Let’s talk about Japan. Would you say that Japan is different from the rest of Asia?

Brian: From my observation, I absolutely believe that there are differences. It is not to say that all Japanese believe that they are superior to others. However, I think that in everything they do, there is at least a very deep pride.

If you look at the quality of life, the appreciation for food, products and other sophisticated, courtesy, cleanliness, respect for the elderly, nature, all those things you hear about Japan are 100% true. You see it every day. And as a foreigner here you get the benefits of all that.

Second, I wouldn’t call it xenophobia, but certainly if you look at the Japanese stance towards immigration and letting others in here, I mean that Japan is still one of the most homogeneous countries in the world. I think only 2 percent of Japan is not Japanese. All these things end up being strengthened, and furthermore, this is an island nation, which speaks a unique language among its people that no one else speaks. So when you add all of that up, it’s not surprising that some of these themes persist.

Has the expat community in Tokyo changed since the earthquake?

Brian: There was absolutely – and the facts support it – a very large exodus after March 11, 2011. A large percentage of the people did not return. It also served a bit as a boost for the people who had been here for quite some time, to also use it as a small reason to finally pick up and leave.

And you can see this in school attendance. There was an article about the German school that was really struggling so much that they were thinking of asking the German government for help.

The foreign clubs and some of the foreign restaurants have closed. As for where they went, it’s a combination of returning to their home country and seeking refuge in places like Hong Kong and Singapore, which are two of the most popular expat havens. And indeed, it can be seen that entering the school for foreigners in those places has also become more difficult since the earthquake.

And what are your plans for the future to come?

Brian: My personal situation is difficult, because we love Japan and probably the only thing we don’t love about Japan is the aftershocks and tremors that have persisted, even more than a year later, which could be quite stressful.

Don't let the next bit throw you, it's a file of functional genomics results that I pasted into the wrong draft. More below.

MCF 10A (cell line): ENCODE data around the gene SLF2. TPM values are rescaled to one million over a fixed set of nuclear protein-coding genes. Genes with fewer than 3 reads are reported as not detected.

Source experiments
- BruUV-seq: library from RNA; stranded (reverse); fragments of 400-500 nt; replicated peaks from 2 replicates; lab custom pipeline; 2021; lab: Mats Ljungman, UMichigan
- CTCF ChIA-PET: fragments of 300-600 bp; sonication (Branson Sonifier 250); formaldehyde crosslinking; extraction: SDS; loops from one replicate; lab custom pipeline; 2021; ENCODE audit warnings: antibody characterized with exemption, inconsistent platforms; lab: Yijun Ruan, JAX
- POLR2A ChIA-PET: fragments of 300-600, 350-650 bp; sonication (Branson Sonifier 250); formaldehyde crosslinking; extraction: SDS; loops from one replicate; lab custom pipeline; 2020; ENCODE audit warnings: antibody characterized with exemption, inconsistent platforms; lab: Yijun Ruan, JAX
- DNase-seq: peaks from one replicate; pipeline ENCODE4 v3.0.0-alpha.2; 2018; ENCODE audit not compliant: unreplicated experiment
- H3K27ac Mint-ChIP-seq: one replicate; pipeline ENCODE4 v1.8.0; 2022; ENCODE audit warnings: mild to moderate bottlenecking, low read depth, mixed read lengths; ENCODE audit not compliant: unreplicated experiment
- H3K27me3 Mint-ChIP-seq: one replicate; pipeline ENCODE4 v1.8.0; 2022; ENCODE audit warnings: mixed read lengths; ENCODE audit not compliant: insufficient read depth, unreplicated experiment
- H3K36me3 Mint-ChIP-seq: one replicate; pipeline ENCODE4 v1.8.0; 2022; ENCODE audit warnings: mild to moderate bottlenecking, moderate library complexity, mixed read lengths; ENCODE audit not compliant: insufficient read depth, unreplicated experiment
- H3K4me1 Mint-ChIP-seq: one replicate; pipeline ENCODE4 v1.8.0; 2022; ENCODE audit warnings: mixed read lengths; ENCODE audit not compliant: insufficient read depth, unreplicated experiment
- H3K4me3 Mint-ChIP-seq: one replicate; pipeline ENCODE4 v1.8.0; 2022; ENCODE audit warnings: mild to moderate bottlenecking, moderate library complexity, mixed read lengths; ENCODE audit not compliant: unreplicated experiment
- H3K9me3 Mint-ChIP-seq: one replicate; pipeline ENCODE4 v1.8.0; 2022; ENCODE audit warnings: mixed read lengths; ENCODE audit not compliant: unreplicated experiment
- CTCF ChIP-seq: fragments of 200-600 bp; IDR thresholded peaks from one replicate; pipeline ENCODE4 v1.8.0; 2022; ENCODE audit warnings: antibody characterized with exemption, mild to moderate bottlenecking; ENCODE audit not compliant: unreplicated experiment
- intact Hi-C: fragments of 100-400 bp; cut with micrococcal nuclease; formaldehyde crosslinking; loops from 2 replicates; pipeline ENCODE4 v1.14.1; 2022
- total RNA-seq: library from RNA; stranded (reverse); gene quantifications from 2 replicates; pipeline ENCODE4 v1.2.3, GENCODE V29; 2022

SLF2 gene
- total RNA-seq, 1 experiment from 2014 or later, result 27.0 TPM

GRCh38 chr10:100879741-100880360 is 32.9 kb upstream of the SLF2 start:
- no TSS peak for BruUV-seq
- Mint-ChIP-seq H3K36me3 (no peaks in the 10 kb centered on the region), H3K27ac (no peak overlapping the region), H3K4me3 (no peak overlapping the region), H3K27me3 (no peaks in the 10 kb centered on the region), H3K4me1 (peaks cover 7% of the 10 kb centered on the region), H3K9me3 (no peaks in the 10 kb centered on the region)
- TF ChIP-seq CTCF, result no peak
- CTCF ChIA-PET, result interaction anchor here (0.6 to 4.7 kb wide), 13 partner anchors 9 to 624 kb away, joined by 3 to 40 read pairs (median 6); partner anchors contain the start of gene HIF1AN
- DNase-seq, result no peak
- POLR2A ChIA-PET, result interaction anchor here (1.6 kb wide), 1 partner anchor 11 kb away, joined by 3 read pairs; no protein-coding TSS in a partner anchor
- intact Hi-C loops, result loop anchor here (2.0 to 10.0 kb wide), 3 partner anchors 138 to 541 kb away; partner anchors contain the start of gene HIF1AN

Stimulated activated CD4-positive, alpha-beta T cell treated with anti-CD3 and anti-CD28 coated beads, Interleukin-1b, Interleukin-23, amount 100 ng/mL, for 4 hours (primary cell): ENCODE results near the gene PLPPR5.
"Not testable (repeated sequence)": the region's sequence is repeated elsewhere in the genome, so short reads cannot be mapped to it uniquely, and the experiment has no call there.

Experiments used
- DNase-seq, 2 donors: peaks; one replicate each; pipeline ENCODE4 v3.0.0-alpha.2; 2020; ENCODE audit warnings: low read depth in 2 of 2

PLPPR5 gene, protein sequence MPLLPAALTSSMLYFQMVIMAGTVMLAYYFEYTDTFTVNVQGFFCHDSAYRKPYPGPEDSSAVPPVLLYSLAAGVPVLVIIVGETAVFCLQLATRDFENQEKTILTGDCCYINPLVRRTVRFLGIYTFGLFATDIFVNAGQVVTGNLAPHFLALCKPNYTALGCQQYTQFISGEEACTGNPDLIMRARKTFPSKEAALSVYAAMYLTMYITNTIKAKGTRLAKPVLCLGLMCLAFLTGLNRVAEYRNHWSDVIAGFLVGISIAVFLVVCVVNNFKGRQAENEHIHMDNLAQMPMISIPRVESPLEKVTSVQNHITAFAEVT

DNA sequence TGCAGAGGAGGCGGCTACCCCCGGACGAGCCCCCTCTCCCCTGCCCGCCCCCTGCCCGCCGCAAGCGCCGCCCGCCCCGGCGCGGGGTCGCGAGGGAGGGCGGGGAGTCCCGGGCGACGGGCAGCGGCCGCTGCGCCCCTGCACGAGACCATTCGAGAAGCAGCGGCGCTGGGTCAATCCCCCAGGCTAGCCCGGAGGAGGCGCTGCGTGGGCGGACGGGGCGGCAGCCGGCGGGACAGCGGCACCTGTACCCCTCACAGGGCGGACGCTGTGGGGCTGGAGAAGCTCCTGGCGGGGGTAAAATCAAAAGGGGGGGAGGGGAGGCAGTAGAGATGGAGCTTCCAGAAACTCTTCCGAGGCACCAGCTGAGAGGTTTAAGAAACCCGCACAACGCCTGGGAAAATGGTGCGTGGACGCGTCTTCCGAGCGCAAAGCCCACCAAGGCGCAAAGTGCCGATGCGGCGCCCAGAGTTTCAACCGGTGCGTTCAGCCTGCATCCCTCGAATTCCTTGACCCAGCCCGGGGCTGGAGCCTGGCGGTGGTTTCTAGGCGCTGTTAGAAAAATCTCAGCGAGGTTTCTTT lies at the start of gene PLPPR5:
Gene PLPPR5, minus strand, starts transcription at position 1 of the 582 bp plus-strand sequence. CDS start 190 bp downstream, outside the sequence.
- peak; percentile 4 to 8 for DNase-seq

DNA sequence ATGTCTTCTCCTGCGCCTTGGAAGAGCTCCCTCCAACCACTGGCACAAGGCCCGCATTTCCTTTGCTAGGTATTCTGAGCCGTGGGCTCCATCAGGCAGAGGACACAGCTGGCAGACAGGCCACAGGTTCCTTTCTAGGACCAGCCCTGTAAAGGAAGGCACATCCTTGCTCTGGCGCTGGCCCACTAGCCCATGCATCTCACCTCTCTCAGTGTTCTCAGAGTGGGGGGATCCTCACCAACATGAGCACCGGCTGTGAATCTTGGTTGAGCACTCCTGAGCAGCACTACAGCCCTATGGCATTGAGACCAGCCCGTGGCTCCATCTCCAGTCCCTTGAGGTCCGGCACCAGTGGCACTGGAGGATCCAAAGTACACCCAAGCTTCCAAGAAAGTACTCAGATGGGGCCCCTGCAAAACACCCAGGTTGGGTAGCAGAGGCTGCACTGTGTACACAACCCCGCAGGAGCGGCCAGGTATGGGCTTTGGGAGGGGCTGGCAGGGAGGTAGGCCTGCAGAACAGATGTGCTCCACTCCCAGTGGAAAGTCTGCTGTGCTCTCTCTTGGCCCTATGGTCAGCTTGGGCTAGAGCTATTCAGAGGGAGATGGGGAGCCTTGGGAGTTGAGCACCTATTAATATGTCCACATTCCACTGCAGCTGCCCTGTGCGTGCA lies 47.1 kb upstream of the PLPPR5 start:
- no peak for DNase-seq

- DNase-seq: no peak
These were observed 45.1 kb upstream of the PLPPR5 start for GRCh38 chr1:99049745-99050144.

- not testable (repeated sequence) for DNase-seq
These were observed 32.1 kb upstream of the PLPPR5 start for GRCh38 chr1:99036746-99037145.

However, I think it’s fair to say that if you look at all the places in Asia where an expat can live, coming from a person who is quite biased, I think Japan would win hands down, and Singapore, Hong Kong are probably very close. second, but it’s still hard to get out of here.

When visiting the United States from Japan, have you ever felt a contrast between the two countries? For example, do you sometimes find that facilities are missing in the United States?

Brian: Oh, absolutely. The example I use is the airport system. If you look at Haneda airport, or for that matter Hong Kong, Singapore, the new Beijing airport, these are the best world-class airports across the board in all dimensions.

Then fly as an American to JFK Airport in New York or Newark Airport in New Jersey, and it feels like you’re in a third world, a developing country with a crumbling infrastructure, long lines, and terrible customer service.

It’s a very strange feeling, feeling like this, and it’s a very strange feeling when you come back and land in Japan, and you see half a dozen workers in their perfect uniforms bowing to the plane at 6 in the morning. , and people smiling, welcoming you, courtesy. And you think, “Wow. I’m happy to be home.” It is a very strange feeling to have been away for so many years.

What have been your gastronomic experiences in Asia? Is there one that makes us a little envious?

Brian: When it comes to food in Asia, the dining experiences here have been very fascinating, and I think others would be a bit embarrassed, especially if they haven’t had a chance to try this, but when you’re with a bunch of Japanese Executives , after some sake, everyone is convincing you that some of the best parts of the fish are the fish testicles and the fish eyes, somehow you are convinced to try it. So I have eaten both and here are delicacies. I even got a chance to taste Fugu, the puffer fish, which if the chef didn’t cut the right part, it would kill you.

So I would say that you definitely get a bit adventurous here. But with that said, the cuisine in Japan is the best in the world, and it’s not just Japanese food that we’re necessarily talking about here. In that sense, if you like food, there is no better place to be than Tokyo.